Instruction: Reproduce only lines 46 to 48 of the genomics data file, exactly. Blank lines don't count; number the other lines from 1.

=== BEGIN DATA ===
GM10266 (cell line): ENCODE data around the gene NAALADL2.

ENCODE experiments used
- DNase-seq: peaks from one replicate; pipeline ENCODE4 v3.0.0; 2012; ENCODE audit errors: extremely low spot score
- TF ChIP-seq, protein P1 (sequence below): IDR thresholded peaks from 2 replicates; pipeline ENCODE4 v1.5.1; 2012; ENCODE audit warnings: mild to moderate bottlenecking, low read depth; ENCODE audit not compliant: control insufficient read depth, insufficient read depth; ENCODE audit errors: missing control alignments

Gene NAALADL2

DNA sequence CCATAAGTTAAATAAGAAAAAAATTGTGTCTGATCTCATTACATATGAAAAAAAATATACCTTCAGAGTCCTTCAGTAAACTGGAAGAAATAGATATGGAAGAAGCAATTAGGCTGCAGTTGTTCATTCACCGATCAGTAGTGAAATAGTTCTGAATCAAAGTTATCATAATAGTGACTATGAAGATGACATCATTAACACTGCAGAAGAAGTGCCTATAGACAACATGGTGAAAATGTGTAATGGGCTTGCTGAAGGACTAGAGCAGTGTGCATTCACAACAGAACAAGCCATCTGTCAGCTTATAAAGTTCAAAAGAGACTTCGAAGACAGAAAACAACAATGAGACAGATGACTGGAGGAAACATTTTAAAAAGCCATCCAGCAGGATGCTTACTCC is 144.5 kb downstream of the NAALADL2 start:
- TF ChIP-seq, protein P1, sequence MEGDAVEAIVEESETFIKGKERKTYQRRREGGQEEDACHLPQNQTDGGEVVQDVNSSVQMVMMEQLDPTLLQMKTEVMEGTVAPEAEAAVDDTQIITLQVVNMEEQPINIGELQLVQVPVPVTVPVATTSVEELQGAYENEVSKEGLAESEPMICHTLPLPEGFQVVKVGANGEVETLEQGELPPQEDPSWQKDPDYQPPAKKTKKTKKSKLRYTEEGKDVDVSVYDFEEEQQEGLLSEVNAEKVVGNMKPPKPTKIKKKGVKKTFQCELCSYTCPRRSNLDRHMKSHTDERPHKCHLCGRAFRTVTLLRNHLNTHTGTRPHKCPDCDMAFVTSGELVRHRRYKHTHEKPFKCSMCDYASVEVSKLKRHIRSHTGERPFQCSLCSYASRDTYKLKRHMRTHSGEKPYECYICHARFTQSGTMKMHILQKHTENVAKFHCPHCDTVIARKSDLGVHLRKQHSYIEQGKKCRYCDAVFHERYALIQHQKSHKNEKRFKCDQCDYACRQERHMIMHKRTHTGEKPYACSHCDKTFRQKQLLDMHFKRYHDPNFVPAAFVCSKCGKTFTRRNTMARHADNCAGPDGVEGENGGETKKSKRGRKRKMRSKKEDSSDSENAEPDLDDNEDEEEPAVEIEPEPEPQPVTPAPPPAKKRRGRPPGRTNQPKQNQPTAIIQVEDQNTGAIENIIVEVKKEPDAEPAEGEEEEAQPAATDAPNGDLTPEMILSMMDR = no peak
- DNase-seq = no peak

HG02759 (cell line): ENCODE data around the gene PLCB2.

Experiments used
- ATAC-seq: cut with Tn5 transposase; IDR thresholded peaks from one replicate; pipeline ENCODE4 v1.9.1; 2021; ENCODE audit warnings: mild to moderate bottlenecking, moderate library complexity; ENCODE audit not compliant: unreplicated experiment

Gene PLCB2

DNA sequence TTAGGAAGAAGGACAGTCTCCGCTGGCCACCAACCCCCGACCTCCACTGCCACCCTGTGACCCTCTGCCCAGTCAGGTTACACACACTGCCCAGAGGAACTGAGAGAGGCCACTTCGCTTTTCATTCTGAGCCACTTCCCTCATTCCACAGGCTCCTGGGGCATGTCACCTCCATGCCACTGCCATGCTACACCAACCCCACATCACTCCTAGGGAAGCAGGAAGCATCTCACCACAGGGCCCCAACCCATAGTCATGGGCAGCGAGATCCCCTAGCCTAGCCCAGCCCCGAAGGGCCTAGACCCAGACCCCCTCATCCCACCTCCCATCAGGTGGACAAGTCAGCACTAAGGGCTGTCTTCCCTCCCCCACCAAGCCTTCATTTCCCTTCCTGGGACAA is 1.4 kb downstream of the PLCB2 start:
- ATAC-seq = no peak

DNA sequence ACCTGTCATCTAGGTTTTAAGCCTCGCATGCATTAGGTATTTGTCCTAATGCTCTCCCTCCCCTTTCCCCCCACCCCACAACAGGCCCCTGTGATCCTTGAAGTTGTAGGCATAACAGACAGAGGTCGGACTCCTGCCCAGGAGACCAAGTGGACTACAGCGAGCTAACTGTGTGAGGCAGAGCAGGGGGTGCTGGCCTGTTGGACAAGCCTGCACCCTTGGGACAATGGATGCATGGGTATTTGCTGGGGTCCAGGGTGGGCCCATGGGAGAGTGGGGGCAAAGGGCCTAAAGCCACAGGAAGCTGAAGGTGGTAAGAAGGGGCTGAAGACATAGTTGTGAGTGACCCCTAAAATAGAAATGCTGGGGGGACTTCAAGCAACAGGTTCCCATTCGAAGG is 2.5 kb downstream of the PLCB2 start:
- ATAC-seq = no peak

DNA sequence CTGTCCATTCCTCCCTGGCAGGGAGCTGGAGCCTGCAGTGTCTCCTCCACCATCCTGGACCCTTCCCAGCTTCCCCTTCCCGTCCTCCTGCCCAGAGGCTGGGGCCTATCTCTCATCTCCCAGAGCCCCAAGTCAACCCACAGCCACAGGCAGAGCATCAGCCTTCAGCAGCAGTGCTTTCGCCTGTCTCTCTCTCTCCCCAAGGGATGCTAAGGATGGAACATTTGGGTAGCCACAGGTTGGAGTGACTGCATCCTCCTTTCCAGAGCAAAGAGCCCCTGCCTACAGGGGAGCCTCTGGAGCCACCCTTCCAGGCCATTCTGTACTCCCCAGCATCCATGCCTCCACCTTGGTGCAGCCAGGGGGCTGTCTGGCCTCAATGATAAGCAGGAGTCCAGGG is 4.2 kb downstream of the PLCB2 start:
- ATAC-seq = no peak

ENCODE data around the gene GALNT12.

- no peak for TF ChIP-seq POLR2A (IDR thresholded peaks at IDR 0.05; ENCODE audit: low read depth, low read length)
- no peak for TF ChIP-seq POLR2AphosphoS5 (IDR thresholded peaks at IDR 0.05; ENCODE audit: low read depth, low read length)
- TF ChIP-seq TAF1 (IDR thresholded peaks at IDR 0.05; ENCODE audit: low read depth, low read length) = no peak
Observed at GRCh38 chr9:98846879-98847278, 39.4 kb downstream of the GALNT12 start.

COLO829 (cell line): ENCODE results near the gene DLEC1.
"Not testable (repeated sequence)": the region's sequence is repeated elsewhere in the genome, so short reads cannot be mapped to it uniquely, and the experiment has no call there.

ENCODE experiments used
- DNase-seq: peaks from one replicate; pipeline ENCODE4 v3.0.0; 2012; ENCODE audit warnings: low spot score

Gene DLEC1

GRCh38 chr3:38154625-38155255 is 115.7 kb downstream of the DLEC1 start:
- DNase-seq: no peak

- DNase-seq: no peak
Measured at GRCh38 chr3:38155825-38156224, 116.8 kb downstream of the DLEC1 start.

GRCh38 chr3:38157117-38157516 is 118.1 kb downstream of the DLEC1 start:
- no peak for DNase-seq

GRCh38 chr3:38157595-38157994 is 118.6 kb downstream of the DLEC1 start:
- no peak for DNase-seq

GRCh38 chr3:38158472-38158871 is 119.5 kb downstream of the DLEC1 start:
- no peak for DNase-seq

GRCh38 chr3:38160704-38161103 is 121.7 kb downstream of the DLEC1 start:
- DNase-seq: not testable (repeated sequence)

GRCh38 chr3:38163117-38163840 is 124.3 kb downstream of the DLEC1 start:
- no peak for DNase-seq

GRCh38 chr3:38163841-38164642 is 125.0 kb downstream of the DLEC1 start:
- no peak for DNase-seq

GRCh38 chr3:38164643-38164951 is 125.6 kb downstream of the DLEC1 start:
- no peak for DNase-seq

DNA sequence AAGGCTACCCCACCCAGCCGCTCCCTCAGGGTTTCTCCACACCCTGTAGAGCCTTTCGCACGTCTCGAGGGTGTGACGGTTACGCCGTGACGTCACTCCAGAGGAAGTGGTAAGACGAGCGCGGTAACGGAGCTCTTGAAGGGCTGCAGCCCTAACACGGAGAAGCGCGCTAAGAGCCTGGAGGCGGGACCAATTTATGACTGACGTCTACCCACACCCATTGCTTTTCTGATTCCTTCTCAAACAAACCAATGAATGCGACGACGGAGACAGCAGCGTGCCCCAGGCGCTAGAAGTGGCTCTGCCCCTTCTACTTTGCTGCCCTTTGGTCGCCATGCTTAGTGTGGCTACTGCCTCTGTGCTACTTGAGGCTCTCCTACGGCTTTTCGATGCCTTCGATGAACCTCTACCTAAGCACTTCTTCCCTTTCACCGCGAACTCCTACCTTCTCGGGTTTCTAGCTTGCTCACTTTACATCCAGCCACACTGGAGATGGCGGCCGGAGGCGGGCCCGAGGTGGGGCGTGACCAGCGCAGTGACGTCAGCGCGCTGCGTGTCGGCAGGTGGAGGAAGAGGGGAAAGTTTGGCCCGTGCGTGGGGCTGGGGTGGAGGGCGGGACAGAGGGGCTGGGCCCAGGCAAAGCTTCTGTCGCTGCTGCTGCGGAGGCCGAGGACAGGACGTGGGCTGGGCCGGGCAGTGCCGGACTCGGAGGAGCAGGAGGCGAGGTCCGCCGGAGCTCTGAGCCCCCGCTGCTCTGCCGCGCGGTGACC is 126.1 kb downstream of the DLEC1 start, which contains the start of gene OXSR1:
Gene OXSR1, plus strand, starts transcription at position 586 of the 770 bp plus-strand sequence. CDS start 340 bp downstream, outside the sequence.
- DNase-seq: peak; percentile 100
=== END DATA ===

- no peak for DNase-seq

DNA sequence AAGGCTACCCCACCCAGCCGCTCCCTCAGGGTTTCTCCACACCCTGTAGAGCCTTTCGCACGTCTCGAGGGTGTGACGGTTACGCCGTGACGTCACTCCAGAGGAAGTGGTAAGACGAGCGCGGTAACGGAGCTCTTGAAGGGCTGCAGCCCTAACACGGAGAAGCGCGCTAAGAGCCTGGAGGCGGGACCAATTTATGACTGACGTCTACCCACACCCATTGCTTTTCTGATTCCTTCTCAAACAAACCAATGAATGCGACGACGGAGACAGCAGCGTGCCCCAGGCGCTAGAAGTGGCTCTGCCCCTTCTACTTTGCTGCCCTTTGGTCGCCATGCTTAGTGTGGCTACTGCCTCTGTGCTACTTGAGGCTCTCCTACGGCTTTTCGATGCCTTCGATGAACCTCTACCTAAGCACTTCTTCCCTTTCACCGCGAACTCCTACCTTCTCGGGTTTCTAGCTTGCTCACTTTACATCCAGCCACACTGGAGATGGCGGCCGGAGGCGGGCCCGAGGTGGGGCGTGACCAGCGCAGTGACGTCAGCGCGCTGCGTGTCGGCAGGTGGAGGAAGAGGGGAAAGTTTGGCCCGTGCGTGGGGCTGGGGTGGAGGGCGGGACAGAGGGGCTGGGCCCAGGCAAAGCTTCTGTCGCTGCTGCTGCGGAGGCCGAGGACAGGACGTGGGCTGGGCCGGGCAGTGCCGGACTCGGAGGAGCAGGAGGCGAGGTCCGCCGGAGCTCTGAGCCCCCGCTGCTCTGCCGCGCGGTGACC is 126.1 kb downstream of the DLEC1 start, which contains the start of gene OXSR1:
Gene OXSR1, plus strand, starts transcription at position 586 of the 770 bp plus-strand sequence. CDS start 340 bp downstream, outside the sequence.